After the Calcutta Stock Exchange (CSE) completed its demutualisation process last year, several entities, including the Bombay Stock Exchange, picked up stakes, coming to a total of 52 per cent, in the exchange. Subsequently, a new board of directors was appointed in December, chaired by Udayan Bose. A new management team is set to join to revamp the 100-year-old bourse and bring in people, money and profits, the chairman tells Pradeep Gooptu and Namrata Acharya. Excerpts from the interview:
What are the innovations the exchange is looking at?
Several, though there are some technical problems. CSE has its own C-Star trading platform but the potential is largely unutilised. A bigger issue is to get more brokers to trade on the bourse and get shares listed. In addition, the payment settlement system had failed in crucial areas such as margin calculation on big trades. The system went wrong in 2001, when the exchange went bankrupt.
The system has to be tested so that it doesn't go wrong again. Many brokers continue to face problems in the front-end, but the C-Star back-end is very strong. BSE had a similar problem. So, we are collaborating with BSE on this. By January or February next year, we should be able to resolve the problem. The immediate challenge is however to get members back to the trading ring. We are building a marketing team here for that. CSE does not need money - what it needs is more people trading, more listed companies, more entrepreneurs.
Are there any plans of starting commodity trading?
There are requests from brokers to start foreign currency and commodity trading. But, it is not viable at present.
Where does CSE stand in comparison with other exchanges?
So how do you bring the exchange back on track, if there are no companies to be listed?
There are some ways to do this. CSE does not need to go to big companies. If somebody wants to have an IPO for Rs 50 crore or Rs 100 crore, bigger exchanges is not an option. The volume generated on the BSe and NSE by traders from Kolkata is huge. The exchange can attract medium-sized companies or smaller ones looking to raise limited resources .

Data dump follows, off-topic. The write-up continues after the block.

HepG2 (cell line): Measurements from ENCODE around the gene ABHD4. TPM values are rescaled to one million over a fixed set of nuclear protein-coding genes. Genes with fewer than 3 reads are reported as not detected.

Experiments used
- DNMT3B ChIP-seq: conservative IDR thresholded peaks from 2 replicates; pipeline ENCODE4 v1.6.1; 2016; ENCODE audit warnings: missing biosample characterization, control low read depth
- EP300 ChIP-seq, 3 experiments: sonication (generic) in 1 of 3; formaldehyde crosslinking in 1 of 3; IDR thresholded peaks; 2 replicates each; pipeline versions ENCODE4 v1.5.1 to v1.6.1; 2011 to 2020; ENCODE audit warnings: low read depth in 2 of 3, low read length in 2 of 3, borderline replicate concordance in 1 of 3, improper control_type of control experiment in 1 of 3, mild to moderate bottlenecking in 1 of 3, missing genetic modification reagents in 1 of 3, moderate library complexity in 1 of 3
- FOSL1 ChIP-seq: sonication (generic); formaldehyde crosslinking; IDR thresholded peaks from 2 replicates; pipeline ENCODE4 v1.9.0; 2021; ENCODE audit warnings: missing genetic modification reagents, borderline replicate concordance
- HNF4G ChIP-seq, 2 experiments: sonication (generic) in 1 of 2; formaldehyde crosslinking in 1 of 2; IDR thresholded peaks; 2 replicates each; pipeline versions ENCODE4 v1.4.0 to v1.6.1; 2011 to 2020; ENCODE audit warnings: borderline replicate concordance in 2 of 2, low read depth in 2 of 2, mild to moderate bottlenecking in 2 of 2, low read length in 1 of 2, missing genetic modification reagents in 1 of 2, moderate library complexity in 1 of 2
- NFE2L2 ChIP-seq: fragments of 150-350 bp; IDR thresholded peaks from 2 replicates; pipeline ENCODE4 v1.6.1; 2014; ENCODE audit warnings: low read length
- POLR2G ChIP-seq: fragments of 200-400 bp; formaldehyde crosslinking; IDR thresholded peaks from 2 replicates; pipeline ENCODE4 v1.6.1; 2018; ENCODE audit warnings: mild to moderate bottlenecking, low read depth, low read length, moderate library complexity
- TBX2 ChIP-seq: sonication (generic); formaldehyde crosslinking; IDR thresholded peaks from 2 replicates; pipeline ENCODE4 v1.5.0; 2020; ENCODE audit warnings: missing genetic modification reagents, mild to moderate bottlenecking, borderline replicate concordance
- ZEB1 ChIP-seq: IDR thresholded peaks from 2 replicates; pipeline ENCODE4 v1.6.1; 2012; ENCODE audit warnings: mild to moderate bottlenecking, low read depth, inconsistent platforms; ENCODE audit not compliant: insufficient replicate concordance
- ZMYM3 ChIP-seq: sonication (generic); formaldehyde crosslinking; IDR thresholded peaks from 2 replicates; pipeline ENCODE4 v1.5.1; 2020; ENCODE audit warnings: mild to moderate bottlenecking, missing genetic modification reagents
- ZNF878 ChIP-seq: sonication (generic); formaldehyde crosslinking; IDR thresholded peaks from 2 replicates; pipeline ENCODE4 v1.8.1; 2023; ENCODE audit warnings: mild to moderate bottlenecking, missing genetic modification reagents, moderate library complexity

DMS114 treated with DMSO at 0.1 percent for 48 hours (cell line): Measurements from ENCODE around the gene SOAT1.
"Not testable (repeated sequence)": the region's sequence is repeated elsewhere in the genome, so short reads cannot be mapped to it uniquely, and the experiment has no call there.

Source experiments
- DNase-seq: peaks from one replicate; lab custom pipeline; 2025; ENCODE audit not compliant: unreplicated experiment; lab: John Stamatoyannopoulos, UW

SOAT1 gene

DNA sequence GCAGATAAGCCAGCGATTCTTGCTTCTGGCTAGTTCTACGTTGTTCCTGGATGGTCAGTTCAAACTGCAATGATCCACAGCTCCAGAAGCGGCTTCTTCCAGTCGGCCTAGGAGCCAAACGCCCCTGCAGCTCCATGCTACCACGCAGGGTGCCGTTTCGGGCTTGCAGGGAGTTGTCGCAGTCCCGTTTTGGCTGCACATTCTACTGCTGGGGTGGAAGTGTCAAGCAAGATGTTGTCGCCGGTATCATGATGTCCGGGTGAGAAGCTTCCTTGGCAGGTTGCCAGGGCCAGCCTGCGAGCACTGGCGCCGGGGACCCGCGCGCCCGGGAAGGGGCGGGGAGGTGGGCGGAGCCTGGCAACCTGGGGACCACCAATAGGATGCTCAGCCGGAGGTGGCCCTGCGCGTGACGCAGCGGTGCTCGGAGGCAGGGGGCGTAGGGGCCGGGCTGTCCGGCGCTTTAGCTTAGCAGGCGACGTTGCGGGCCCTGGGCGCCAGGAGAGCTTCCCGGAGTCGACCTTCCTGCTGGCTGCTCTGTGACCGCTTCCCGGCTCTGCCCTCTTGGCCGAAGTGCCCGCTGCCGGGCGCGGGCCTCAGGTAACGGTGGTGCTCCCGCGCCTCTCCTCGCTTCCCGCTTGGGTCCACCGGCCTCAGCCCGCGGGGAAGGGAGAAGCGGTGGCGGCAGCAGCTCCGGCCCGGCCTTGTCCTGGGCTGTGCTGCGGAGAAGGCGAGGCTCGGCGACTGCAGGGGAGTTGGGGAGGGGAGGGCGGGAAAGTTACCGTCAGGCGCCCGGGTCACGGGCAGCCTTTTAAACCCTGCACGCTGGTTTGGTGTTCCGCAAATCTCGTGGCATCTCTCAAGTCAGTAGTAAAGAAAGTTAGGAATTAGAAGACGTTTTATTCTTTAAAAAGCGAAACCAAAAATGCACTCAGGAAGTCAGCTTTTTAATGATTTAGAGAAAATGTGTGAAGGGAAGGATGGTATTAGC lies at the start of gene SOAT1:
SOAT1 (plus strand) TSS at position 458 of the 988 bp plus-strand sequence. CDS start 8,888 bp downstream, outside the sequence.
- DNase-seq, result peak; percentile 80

How has the CSE progressed after the demutualisation exercise?
There have been a lot of developments after that. Some problems were realted to 'legacy' issues. In 2001, there were defaults to the extent of about Rs 100 crore. Some money was garnered from guarantee funds of members, and some other members put in special contributions towards paying the defaults. However, the defaults were not settled or reconciled. These matters are still pending. There are about 90 cases in the courts.
Secondly, about 300 members were suspended by Sebi. In 2001, with 250 members not performing, there was no trade. However, in July this year, almost all restrictions on the suspended cases were cleared and they have got their licences back. The main problem remains the outstanding payments. The exchange has to determine how much the members owe CSE and how much some of them owe the others.
When the new board took over, the daily trading volume was Rs 1 crore. Now it has gone up to Rs 13 crore a day, that too in the present market conditions. By the end of December, our target is to have a daily volume of Rs 20 crore, and by the end of this financial year to Rs 25 crore.
Is there an possibility of any company picking up more stake in the exchange?
I don't think this will happen. CSE does not need money at this point of time. The exchange has about Rs 130-140 crore in the bank. Also, the board has five acres to sell on the Eastern Metropolitan Bypass. We will soon have a financial services complex at Rajarhat, 80 per cent of which can be rented. Thus fundamentally, CSE has financial viability. However, we can say the exchange needs to be more profitable, through increased income from trading commission, listing etc.